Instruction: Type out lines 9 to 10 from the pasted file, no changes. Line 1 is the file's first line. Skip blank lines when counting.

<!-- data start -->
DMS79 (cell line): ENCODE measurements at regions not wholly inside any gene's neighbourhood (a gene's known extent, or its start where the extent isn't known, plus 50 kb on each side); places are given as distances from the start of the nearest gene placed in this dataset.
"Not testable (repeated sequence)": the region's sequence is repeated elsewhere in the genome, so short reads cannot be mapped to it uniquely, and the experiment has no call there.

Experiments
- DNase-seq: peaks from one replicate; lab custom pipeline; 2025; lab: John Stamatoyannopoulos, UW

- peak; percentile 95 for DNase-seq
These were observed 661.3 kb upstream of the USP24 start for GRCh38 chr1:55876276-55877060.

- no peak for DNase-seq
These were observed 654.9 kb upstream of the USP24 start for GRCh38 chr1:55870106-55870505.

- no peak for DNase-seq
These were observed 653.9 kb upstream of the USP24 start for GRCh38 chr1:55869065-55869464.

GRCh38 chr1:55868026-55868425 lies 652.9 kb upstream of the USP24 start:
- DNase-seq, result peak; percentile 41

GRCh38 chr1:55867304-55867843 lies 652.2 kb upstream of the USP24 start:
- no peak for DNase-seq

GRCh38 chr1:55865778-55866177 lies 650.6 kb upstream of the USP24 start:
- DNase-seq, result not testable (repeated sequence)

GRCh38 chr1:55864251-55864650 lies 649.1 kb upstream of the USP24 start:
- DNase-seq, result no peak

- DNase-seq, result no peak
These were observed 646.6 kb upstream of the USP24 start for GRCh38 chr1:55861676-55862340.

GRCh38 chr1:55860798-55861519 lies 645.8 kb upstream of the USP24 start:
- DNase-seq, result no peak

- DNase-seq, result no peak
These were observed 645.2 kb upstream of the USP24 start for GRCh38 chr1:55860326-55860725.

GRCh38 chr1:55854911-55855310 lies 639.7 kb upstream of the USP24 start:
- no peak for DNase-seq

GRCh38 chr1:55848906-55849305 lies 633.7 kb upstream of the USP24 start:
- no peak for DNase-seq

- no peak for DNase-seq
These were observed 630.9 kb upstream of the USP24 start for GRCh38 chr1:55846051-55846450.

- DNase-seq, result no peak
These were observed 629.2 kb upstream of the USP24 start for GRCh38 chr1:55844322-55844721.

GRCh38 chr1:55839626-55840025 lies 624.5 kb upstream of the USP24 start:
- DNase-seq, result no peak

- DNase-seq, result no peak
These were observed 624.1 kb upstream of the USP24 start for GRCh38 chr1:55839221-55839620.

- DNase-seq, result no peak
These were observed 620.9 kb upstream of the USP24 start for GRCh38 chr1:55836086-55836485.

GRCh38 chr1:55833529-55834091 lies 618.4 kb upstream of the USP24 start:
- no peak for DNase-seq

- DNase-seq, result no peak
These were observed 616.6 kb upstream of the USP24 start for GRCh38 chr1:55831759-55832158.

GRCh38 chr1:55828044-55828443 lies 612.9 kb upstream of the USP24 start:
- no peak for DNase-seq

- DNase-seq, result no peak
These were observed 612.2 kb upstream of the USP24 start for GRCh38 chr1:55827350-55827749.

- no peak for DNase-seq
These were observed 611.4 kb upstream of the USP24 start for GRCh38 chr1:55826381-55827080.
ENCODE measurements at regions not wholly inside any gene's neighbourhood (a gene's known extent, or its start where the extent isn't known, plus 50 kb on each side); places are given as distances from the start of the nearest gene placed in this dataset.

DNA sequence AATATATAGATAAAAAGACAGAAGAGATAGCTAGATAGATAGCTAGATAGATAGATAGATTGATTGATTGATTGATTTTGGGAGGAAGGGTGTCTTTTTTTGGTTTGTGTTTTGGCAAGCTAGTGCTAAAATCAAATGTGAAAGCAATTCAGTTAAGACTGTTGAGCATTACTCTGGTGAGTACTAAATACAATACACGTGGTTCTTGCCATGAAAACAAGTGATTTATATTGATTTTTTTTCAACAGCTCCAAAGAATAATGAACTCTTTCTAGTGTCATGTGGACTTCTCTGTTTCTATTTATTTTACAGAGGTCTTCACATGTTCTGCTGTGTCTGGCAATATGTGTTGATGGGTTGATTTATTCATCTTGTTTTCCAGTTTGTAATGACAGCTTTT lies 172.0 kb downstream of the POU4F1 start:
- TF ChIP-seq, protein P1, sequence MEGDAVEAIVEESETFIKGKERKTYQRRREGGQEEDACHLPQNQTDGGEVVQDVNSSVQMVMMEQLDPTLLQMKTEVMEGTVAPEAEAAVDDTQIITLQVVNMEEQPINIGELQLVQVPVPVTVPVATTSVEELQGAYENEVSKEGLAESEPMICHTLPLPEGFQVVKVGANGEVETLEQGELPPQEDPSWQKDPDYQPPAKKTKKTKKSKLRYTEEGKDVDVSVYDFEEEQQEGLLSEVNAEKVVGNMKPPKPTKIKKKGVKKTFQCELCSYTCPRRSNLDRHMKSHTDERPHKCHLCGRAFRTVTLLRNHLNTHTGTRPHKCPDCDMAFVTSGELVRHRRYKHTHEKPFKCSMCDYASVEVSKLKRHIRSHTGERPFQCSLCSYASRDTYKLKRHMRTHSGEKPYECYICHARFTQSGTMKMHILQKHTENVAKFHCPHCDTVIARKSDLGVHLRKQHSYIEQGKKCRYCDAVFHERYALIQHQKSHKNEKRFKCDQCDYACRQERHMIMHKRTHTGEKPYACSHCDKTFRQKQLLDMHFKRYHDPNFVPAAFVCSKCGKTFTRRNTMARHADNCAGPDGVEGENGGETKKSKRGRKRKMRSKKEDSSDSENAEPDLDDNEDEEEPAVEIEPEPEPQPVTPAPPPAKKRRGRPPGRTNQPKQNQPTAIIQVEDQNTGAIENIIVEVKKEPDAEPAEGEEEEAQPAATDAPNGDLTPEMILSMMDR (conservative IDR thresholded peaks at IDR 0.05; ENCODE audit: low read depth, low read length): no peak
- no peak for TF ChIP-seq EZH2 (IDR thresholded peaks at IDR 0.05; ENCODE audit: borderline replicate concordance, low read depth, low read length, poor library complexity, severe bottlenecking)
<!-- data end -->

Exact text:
- no peak for DNase-seq
These were observed 653.9 kb upstream of the USP24 start for GRCh38 chr1:55869065-55869464.